Designing a Desert Oasis: Achieving LEED Certification With Copper

October 10, 2013


Highlighting the integrated design approach of the innovative Arizona Health Sciences Education Building, video case study offers CE credits for architects

NEW YORK, NY— Together with GreenCE, the Copper Development Association (CDA) has developed a two-part video case study, highlighting the craftsmanship of the Health Sciences Education Building at The University of Arizona College of Medicine-Phoenix (HSEB) as one of the most innovative, sustainable construction projects in the United States utilizing copper.

Now available, “Oasis: Designing a LEED Campus in the Desert - Part 2,”  the video case study discusses how the integrated design approach affected the cost and design of the HSEB building; describes the role of the contractor in LEED implementation during construction; details the MR (Materials & resources) and IEQ (Indoor Environmental Quality) credits that the contractor has a primary responsibility for during construction; explains the roles and responsibilities of various construction team members for the commissioning process as it relates to Enhanced Commissioning (EAc3); and articulates internal and external conditions of a project that can affect Increased Ventilation (IEQc2). Architects can register for the free online course on the GreenCE website. Part one can be accessed here.

“Architects can use this course to fulfill both their annual CE requirements and their requirements as a LEED professional as well,” said Wayne Seale, Project Manager and Architectural Applications Specialist at CDA. “It allows them to see copper as a sustainable alternative to other metals. In this case, the copper cladding serves as a sunscreen to keep excessive desert heat out of the building.”

Using nearly 60,000 copper panels and more than 10,000 copper parts, the HSEB is unique in that it features a custom copper-cladding system using 99-percent recycled copper. The abstract pattern of the cladding system was inspired by the building’s surrounding southwestern landscape and was designed by arranging 26 different copper panels in multiple combinations. At 268,000 square-feet, the need for reduced energy consumption played a large role in designing the HSEB, which also required the specifically-engineered cladding system to protect its occupants from the extreme desert environment. The multi-million dollar building opened its doors in the fall of 2012.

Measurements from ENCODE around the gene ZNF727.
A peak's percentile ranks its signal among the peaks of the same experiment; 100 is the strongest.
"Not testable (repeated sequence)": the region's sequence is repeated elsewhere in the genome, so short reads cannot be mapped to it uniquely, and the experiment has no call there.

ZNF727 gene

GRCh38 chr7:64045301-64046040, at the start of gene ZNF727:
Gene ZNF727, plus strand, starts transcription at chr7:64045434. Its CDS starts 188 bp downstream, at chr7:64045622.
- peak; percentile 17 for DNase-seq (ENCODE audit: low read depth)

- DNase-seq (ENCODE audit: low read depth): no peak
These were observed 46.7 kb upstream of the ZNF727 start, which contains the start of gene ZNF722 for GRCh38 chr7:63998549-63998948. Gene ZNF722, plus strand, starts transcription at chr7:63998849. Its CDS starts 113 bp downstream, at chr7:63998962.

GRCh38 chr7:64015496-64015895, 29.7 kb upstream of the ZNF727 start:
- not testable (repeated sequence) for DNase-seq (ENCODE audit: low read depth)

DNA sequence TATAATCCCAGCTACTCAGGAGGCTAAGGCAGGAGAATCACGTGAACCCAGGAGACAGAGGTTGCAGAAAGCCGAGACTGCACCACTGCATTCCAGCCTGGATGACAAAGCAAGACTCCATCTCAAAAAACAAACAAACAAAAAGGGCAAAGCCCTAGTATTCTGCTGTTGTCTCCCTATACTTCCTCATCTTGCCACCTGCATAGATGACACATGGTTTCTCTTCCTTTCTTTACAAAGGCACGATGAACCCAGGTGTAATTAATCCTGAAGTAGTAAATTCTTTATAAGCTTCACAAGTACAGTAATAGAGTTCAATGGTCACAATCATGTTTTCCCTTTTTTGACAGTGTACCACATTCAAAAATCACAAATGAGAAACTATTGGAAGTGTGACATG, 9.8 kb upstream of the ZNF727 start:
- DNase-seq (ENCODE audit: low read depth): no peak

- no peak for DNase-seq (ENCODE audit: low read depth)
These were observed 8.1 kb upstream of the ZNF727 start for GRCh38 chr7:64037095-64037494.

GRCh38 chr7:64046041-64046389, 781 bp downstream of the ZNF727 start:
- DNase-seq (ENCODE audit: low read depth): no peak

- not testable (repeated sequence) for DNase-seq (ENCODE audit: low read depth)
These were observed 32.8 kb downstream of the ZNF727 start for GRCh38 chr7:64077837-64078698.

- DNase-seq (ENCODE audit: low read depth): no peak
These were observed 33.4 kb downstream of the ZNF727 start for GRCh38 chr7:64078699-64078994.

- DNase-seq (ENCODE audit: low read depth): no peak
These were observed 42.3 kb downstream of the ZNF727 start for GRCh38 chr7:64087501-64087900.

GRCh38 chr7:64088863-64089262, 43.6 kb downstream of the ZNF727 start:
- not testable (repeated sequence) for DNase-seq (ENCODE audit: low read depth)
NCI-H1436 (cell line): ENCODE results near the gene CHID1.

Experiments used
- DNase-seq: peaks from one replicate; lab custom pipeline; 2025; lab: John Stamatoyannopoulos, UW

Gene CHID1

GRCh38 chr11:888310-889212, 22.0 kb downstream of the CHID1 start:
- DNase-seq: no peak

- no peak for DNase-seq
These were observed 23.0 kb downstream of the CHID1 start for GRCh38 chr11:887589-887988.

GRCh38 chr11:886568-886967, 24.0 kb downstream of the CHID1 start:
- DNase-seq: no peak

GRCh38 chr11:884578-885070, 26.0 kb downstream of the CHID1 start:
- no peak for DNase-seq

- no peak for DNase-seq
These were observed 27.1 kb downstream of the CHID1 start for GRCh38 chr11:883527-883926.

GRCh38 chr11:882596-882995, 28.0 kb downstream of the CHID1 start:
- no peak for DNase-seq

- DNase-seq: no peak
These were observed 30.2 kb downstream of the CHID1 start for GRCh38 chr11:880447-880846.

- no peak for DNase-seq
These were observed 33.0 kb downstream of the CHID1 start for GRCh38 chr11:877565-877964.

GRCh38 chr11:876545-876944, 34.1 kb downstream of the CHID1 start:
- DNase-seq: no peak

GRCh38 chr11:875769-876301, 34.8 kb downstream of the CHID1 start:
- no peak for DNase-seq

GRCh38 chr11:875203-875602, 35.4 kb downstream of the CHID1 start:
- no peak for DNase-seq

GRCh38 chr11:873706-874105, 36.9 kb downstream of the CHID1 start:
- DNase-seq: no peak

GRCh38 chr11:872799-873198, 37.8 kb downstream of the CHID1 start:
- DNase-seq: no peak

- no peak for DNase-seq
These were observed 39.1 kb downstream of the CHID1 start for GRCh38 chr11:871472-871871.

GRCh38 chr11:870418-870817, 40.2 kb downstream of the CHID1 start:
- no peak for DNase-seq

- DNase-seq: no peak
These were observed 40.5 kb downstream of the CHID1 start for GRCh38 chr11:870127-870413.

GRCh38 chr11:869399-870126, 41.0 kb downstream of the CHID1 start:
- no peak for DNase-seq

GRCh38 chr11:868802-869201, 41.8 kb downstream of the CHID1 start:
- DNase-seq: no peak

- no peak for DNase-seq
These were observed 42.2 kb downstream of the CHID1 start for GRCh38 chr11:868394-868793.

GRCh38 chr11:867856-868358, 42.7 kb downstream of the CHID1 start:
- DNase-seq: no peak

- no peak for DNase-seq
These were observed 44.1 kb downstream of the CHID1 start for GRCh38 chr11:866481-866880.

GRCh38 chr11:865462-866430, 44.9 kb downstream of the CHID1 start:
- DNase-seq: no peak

With its ability to quickly reject heat, the copper-clad exterior serves as a shield from outside temperatures that often reach as high as 115 degrees Fahrenheit. The sustainable cladding system adapted rainscreen technology, a system typically used in the northwest to control water leakage. A year after its construction, the HSEB is currently targeting LEED Silver certification for this sustainable design.

The HSEB contains six stories of administration and faculty offices, lecture halls, learning studios, flexible classrooms, clinical suites, gross anatomy facilities, laboratories and conference rooms. The new facility serves as a training ground for 1,200 medical professionals each year.

Part II of the video case study is registered with the USGBC and with the American Institute of Architects (AIA) for one (1) continuing-education credit. The CE course requires architects to watch the video before answering a 10-question quiz about its content. A score of 80% or higher is required to receive a certificate of completion.

For more information about the properties and applications of copper, visit